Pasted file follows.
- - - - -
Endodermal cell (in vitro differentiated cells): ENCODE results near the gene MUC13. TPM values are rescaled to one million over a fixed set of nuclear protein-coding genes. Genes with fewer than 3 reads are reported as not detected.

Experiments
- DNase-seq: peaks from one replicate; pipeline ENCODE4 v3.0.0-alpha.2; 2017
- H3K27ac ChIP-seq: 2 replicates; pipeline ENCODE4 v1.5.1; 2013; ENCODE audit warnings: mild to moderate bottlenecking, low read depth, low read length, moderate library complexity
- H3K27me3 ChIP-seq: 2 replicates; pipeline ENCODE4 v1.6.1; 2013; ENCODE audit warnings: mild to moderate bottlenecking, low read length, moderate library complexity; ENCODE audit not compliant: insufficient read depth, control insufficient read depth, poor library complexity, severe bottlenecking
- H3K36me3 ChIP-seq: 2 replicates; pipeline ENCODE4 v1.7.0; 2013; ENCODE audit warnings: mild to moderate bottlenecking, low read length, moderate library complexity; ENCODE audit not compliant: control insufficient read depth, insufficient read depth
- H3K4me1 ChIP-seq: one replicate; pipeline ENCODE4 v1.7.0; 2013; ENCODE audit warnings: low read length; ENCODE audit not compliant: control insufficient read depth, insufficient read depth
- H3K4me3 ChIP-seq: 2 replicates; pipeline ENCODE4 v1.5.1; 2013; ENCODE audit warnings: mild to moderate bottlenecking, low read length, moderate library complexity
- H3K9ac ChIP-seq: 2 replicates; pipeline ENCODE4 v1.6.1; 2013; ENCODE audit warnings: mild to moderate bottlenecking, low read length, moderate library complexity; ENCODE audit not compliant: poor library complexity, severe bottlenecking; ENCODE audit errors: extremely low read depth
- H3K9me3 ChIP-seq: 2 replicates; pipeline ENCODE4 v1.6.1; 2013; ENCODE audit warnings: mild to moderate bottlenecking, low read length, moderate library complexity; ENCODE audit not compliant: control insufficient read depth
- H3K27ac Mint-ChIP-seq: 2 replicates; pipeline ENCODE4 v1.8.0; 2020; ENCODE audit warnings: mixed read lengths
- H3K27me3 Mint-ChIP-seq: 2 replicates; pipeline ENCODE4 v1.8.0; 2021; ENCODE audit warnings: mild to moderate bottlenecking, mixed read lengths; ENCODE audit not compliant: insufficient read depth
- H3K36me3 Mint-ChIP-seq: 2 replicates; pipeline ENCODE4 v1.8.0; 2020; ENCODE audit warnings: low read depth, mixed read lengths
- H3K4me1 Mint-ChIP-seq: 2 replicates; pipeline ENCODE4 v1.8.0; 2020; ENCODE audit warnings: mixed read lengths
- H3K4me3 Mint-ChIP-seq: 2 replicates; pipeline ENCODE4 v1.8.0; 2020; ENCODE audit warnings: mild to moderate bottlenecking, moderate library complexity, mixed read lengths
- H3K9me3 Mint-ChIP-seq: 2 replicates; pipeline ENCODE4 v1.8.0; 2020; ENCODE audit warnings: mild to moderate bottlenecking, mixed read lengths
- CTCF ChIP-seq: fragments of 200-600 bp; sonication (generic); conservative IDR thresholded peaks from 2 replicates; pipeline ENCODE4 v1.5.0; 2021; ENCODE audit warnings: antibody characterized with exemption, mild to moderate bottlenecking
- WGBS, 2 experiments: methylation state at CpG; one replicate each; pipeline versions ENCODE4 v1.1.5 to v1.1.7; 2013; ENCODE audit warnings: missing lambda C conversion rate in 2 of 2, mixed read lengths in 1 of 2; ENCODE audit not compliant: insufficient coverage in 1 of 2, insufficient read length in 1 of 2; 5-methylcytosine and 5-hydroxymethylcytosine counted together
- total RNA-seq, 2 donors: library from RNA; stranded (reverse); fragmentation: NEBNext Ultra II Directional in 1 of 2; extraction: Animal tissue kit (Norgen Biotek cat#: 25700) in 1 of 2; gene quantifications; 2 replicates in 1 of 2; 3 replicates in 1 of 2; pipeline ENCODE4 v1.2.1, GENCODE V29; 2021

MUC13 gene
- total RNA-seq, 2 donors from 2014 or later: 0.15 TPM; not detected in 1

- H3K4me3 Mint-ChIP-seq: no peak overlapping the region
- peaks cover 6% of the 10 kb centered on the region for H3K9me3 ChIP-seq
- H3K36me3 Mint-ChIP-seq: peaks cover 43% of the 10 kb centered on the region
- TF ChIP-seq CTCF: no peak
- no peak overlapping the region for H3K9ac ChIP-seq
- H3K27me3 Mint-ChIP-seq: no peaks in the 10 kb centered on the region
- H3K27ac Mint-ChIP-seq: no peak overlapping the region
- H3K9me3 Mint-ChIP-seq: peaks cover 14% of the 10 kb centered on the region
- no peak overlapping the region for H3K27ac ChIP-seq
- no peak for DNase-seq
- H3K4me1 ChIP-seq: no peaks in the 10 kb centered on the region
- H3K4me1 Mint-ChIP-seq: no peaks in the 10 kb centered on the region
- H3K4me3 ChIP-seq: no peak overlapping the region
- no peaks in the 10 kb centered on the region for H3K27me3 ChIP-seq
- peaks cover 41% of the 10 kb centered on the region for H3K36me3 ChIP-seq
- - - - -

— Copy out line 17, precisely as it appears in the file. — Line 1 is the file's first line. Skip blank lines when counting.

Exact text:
- CTCF ChIP-seq: fragments of 200-600 bp; sonication (generic); conservative IDR thresholded peaks from 2 replicates; pipeline ENCODE4 v1.5.0; 2021; ENCODE audit warnings: antibody characterized with exemption, mild to moderate bottlenecking